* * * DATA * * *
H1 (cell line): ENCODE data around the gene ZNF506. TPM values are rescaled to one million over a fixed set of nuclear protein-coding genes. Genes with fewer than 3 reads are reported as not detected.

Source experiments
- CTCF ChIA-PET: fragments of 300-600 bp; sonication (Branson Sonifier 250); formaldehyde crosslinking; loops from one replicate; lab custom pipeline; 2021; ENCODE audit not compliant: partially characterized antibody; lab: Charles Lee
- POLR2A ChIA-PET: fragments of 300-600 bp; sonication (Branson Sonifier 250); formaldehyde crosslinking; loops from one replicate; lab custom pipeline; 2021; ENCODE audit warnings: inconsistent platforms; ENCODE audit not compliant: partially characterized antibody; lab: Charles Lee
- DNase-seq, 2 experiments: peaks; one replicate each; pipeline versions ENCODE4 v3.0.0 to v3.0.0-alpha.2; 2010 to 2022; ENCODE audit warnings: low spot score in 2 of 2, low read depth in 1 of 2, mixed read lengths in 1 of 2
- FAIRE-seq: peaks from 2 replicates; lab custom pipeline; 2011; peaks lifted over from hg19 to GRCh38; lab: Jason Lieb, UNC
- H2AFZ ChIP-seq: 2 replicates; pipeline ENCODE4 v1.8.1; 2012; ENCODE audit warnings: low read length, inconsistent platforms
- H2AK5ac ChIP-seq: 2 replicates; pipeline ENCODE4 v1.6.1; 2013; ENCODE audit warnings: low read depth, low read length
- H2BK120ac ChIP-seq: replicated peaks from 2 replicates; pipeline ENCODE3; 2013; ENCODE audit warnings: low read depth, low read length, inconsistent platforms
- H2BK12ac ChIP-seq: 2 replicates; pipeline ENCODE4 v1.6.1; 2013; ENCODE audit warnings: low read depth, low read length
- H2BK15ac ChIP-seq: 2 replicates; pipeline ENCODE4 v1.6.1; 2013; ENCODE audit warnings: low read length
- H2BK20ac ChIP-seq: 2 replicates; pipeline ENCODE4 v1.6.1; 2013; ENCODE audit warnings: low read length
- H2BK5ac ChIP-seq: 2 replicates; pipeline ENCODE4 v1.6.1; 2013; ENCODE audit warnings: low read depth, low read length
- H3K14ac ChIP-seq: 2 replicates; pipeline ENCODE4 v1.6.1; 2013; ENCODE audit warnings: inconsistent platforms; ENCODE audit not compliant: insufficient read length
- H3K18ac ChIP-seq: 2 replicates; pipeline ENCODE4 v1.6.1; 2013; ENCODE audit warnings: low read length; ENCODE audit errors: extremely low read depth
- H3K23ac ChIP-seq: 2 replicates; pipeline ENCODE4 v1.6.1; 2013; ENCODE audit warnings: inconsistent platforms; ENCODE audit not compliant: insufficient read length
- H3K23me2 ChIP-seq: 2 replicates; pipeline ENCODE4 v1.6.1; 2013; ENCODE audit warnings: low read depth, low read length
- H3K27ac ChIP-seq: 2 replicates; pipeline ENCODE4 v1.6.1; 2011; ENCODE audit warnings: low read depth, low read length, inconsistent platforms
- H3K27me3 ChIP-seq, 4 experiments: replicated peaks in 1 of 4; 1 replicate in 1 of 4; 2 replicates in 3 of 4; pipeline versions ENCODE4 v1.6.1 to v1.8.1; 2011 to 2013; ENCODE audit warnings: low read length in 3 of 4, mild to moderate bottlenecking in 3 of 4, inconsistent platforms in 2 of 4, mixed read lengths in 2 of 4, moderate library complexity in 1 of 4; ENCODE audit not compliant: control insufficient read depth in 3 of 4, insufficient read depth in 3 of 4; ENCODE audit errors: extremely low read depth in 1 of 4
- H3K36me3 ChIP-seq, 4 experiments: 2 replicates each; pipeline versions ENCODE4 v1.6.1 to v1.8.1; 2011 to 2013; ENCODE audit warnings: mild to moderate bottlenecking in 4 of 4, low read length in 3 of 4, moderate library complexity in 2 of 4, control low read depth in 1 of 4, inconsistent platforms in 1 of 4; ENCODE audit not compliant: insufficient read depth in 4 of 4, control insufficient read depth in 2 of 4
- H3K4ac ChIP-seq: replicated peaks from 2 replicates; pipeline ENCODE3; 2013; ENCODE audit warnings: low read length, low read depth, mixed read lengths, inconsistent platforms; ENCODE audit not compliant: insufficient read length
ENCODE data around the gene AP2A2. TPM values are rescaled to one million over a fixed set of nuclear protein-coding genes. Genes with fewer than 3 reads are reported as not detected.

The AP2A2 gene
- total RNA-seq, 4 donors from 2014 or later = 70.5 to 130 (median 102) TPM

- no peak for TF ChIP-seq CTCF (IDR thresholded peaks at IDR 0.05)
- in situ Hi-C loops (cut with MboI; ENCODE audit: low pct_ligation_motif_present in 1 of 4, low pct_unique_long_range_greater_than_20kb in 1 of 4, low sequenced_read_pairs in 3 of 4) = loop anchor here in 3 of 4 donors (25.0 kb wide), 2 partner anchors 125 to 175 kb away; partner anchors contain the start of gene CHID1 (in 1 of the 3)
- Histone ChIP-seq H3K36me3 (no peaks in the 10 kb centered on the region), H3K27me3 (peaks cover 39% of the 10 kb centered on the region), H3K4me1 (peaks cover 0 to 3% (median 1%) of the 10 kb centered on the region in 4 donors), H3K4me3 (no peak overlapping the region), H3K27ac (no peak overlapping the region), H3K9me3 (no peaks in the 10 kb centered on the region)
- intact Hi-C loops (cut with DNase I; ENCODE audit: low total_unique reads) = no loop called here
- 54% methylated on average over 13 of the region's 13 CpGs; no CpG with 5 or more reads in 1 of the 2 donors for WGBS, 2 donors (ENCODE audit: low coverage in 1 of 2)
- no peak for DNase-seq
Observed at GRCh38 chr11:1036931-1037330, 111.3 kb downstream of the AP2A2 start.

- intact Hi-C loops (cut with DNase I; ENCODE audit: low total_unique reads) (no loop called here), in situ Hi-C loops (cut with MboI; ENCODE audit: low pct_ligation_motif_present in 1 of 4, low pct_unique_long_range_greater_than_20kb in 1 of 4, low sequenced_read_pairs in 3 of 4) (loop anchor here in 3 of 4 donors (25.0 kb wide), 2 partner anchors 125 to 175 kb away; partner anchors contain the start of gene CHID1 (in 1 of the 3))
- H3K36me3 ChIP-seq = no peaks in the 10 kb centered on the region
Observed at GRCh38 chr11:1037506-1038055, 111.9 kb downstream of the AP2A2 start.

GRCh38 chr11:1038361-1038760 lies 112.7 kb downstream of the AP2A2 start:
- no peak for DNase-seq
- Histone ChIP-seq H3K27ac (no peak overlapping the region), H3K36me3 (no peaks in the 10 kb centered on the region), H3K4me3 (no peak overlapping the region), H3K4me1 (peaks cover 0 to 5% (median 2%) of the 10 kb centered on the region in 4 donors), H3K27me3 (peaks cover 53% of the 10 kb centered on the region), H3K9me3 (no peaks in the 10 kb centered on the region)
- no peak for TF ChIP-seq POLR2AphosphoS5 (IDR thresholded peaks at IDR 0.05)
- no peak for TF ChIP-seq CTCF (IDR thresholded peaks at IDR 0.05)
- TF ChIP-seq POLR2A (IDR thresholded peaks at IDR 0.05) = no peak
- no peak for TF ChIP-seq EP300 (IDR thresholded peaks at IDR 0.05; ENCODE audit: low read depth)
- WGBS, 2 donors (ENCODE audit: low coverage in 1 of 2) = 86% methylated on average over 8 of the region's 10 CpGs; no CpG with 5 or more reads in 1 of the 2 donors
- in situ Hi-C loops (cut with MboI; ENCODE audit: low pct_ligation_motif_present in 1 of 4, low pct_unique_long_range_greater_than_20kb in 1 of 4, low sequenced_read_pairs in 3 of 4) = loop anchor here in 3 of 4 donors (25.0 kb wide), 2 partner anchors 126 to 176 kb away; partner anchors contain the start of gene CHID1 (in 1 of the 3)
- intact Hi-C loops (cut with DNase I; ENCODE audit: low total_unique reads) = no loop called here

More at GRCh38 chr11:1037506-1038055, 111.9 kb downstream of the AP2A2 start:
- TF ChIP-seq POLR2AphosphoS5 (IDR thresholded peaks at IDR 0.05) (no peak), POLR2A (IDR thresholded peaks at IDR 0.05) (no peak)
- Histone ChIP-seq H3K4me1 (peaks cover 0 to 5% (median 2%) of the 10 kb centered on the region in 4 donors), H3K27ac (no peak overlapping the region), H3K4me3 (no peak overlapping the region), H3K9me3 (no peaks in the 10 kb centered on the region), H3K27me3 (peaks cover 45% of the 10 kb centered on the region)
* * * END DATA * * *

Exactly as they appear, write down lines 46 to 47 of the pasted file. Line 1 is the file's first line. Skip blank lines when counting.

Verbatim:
- TF ChIP-seq POLR2AphosphoS5 (IDR thresholded peaks at IDR 0.05) (no peak), POLR2A (IDR thresholded peaks at IDR 0.05) (no peak)
- Histone ChIP-seq H3K4me1 (peaks cover 0 to 5% (median 2%) of the 10 kb centered on the region in 4 donors), H3K27ac (no peak overlapping the region), H3K4me3 (no peak overlapping the region), H3K9me3 (no peaks in the 10 kb centered on the region), H3K27me3 (peaks cover 45% of the 10 kb centered on the region)